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acre agricultural amount animals appeared applied average barley become better breed bushels carried cattle cause character clay Club common considerable considered continued corn course crops cultivation doubt drains effect England equal exhibited experience extent fact farm farmers feeding feet field five four give given grain grass greater ground grow guano hand horses important improvement increase interest kind labour land less lime liquid London manure matter means meeting months nature nearly never observed obtained operation opinion period plants plough portion practice present prize produce profit proved quantity question regard result roots salt season seed sewage sheep Society soil spring success supply taken tion tons trade turnips vegetable week wheat whole
Page 441 - indeed is the least of all seeds ; but when it is grown, it is the greatest among herbs, and becometh a tree, so that the birds of the air come and lodge in the branches thereof.
Page 175 - In examining the mummy after it was unwrapped, he found in one of its closed hands a tuberous or bulbous root. He was interested in the question how long vegetable life could last, and he therefore took that tuberous root from the mummy's hand, planted it in a sunny soil, allowed the rains and dews of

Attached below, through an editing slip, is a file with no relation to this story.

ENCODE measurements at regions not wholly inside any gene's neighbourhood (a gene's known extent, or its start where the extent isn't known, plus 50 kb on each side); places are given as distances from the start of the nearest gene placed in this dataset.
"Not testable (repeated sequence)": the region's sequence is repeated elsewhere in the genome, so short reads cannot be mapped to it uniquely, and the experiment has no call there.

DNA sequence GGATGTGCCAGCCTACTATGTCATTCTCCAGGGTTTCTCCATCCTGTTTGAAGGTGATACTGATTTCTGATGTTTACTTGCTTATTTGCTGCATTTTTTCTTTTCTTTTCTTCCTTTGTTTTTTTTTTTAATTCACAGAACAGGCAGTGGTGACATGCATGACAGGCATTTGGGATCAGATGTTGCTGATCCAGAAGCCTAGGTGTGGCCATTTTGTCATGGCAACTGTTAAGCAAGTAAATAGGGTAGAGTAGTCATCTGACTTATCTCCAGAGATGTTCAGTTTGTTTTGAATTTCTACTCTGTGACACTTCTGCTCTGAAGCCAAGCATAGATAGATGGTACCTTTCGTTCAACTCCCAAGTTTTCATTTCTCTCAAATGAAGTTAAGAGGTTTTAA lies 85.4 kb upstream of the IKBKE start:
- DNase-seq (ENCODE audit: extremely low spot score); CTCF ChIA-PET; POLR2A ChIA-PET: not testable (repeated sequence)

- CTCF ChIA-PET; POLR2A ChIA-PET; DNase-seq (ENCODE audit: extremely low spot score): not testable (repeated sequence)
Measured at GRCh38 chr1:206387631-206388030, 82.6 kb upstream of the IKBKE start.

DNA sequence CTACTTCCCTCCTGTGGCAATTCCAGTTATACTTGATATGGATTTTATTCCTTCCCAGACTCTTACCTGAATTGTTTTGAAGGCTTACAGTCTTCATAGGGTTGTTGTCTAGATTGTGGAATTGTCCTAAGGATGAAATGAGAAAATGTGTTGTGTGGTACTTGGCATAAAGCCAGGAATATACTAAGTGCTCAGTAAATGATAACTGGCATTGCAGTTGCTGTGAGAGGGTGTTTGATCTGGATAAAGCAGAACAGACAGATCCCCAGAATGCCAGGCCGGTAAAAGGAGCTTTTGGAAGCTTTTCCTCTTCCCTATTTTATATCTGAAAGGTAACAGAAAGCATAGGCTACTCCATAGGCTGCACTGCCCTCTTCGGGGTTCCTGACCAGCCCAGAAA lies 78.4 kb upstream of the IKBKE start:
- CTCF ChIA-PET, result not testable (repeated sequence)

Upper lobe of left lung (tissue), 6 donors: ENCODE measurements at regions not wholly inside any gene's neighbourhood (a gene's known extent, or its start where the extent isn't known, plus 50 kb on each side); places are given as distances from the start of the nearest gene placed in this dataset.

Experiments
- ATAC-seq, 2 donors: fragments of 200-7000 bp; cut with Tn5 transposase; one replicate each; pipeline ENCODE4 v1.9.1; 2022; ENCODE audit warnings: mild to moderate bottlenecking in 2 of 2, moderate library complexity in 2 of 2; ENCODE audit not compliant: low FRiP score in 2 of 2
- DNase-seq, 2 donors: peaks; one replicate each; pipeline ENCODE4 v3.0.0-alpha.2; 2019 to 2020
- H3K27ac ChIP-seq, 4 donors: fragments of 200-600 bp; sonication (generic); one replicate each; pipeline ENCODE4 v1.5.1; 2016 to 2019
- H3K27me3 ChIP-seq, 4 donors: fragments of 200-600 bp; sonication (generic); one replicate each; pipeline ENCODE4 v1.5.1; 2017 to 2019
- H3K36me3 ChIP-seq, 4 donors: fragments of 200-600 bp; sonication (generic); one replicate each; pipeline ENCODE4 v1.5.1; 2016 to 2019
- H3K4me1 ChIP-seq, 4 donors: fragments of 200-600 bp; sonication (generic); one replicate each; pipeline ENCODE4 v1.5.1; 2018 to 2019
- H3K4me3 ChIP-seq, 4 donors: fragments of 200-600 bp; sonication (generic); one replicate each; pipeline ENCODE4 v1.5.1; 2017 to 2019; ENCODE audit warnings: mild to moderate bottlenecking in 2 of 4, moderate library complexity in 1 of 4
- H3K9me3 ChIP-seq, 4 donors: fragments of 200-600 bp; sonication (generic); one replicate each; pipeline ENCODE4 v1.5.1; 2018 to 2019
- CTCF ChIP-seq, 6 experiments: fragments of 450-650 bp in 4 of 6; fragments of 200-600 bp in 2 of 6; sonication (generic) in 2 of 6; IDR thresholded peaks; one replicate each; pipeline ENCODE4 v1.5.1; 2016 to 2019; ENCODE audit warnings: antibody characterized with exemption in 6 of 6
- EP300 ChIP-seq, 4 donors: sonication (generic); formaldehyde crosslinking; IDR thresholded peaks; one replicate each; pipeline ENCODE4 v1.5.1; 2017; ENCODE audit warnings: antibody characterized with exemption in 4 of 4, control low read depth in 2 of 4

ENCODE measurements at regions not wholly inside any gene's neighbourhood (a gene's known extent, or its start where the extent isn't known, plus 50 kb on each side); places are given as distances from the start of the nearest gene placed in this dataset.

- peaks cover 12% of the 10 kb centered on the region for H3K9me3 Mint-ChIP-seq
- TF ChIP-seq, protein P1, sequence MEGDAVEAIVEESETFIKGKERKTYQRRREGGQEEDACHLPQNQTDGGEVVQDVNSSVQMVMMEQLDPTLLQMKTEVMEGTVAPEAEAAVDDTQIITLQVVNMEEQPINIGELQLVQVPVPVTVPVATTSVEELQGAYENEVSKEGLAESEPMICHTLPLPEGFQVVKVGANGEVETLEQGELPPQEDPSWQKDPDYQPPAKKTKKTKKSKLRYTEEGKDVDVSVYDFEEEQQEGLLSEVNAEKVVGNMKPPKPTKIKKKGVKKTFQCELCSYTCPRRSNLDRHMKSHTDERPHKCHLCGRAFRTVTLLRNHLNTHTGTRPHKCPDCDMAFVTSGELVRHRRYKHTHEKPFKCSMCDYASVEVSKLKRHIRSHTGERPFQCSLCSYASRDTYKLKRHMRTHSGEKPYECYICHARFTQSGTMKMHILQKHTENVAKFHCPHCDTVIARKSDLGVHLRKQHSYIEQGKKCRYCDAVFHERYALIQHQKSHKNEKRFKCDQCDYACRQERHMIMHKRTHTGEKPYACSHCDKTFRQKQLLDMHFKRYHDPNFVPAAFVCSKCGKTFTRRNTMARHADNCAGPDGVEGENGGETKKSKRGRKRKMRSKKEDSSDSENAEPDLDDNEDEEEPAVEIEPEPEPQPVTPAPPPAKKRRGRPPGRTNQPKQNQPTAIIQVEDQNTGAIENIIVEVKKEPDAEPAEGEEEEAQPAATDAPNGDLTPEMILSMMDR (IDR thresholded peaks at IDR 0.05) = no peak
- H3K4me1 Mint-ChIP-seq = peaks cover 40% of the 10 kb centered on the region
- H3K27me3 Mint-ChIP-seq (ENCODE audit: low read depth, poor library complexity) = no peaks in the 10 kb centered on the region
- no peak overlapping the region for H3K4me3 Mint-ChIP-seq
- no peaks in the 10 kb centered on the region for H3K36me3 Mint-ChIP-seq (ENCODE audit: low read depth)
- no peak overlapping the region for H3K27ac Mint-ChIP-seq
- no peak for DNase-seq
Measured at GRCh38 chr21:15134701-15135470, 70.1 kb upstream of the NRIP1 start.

Page 325 - to keep the body in health, than an ordinary drink for the quenching of our thirst.” When hops were added, it was called beer by way of distinction ; I suppose, because we imported the custom from the Low Countries, where the word beer was still in use.* Ground ivy (Nepeta
Page 326 - the English bitter beer of the present day its high reputation. It is interesting to observe how men carry with them their early tastes to whatever new climate or region they go. The love of beer and hops has been planted by Englishmen in America. It has accompanied them to their new empires
Page 323 - and west, Is joy to the hop as welcommed ghest; But wind in the north, or else northerly east, To hop is as ill as fray in a feast. Meet plot for a hop-yard once found, as Is told, Make thereof account as of jewel of gold; Now dig it, and leave it the sun for to burne, And afterwards fense it, to serve for that
Page 440 - It is not merely as a relish, therefore, that the wayfaring Spaniard eats his onion with his humble crust of bread, as he sits by the refreshing spring ; it is because experience has long proved that, like the
Page 461 - for the time being, or such other person as may from time to time be in that behalf authorised by the Privy Council, shall cause an advertisement to be inserted in the London Gazette, stating what has been, during seven
Page 79 - Our grateful hearts in sacrifice. Borne on thy breath, the lap of spring Was heaped with many a blooming flower; And smiling summer joyed to bring The sunshine and the gentle shower; And autumn's rich luxuriance now, The ripening seed, the bursting shell, The
Page 327 - The effects which this substance produces are said, by those who have drunk beer drugged with it, to be more upon “ the voluntary muscles than upon the intellectual powers.”* If so, a man under its influence may be surprised by finding his body helpless, while his mind is comparatively clear, and still capable of reasoning and